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The story of early African American physicians begins in 18th century Philadelphia with James Derham who is recognized as the first black allopathic (regular, non-sectarian) medical doctor. The first medical school in the U.S. to admit an African American was Rush Medical College in Chicago that awarded, in 1847, David J. Peck his degree. Dr. Peck came to the “Quaker City” to set up his practice the same year that the A.M.A. was formed, also here in Philadelphia. In 1877, Jefferson doctors protested the seating of the delegates from Howard University, the nation’s most important black medical school, in part, because that school admitted men and women students in the same classrooms. In the nineteenth century, JMC had a reputation for the highest standard in medical education and, unfortunately, also shared some of that era’s racial and gender prejudices. JMC’s conservative admission policies rejected people of color and women applicants until a brief period in the first decade of the 20th century when a modest percentage of African Americans were admitted. But byWorldWar I, the doors had again closed until the late 1940s. This first generation of “Old Jeff ” African American graduates laid down foundations and created original strategies to overcome barriers to not only succeed, but to excel, as they served their neglected community. This exhibition celebrates the remarkable achievements and lives of that handful of early pioneers.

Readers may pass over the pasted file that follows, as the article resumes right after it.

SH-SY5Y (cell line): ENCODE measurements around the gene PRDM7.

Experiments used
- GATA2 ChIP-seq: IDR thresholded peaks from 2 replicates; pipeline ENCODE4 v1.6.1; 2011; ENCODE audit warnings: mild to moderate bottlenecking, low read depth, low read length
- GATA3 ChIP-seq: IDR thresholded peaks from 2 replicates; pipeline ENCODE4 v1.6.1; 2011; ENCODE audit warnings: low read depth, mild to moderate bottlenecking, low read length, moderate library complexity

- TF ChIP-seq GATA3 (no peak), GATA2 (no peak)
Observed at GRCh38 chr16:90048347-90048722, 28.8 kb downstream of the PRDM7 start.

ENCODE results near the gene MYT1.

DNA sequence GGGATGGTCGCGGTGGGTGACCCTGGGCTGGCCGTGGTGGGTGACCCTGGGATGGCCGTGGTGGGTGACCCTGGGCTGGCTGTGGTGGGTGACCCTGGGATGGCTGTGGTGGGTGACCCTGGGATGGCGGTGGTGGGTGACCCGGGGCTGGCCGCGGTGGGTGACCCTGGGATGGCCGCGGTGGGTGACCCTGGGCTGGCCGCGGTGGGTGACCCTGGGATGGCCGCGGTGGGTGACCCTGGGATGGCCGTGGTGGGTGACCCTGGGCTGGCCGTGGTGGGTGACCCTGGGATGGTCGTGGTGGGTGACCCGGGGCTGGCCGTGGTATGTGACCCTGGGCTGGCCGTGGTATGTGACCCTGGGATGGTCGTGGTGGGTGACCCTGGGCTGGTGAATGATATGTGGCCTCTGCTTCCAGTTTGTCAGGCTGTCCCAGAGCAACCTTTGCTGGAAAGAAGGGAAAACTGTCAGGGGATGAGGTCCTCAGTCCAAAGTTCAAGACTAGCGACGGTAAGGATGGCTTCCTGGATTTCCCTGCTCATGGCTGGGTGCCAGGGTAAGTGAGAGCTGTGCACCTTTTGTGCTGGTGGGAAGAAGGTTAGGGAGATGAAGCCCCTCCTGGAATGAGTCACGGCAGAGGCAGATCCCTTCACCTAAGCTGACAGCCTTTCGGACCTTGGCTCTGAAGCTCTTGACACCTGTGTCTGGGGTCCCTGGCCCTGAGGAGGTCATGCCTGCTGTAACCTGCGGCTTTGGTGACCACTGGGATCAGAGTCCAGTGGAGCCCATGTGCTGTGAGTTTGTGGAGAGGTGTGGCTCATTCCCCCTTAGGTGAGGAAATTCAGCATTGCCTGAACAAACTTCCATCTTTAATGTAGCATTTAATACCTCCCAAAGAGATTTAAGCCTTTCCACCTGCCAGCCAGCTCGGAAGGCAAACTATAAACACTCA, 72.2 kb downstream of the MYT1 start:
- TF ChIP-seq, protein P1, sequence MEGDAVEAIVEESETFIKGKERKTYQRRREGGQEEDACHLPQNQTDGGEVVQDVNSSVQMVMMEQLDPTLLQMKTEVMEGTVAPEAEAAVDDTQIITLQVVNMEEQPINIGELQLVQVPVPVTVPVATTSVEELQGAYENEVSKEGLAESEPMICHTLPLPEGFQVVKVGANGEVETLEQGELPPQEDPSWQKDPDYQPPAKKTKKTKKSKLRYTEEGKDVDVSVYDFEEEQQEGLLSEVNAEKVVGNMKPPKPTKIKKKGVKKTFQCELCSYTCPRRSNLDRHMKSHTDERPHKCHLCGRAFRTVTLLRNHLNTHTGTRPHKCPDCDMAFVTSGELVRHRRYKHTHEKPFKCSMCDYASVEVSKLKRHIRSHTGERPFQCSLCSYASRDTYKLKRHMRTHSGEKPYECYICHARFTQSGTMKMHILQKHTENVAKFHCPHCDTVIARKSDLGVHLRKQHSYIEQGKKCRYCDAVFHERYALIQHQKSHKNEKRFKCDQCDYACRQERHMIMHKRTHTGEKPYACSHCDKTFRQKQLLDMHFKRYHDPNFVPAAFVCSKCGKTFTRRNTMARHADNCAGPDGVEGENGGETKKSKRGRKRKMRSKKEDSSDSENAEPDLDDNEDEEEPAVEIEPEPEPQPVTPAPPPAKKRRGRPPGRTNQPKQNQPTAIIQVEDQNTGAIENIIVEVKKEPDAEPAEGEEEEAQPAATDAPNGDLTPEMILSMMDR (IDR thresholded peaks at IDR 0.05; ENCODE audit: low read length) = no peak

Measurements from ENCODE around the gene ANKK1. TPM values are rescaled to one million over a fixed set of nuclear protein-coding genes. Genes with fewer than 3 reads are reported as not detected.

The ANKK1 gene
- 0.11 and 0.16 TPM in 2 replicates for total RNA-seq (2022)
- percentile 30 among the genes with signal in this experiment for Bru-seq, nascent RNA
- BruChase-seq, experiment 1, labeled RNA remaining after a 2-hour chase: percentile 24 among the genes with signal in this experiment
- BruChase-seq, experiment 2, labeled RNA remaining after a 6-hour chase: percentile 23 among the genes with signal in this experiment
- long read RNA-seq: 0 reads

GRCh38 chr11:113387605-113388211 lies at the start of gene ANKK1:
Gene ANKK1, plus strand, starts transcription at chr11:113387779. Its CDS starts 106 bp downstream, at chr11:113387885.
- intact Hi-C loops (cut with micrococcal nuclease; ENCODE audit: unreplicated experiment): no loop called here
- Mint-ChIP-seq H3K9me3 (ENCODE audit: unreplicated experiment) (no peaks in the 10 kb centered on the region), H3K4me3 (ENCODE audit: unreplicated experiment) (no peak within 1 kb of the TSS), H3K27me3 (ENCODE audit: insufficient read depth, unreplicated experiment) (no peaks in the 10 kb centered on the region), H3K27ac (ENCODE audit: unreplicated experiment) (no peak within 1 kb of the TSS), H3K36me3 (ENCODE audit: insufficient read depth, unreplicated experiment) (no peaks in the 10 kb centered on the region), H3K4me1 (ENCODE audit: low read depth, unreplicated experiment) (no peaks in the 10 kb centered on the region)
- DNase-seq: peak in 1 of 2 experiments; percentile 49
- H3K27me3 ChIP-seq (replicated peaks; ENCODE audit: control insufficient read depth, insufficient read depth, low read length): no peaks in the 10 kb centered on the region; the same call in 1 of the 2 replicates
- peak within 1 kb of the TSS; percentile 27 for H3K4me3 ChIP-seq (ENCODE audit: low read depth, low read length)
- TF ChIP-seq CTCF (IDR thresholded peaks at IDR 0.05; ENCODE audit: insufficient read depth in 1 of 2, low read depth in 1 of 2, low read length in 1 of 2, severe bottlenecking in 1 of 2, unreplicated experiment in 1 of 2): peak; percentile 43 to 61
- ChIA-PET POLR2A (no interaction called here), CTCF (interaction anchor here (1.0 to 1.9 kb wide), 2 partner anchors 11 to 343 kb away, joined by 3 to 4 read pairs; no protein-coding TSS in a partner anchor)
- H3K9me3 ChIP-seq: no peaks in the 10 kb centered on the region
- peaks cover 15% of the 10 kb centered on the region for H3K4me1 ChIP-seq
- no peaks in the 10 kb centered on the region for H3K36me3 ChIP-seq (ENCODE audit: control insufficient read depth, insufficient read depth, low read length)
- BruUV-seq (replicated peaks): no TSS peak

History of Science, Technology, and Medicine | Medicine and Health Sciences
Angelo, F. Michael, "African American Graduates of Jefferson Medical College: The First Hundred Years" (2015). Posters: Jefferson History. 2.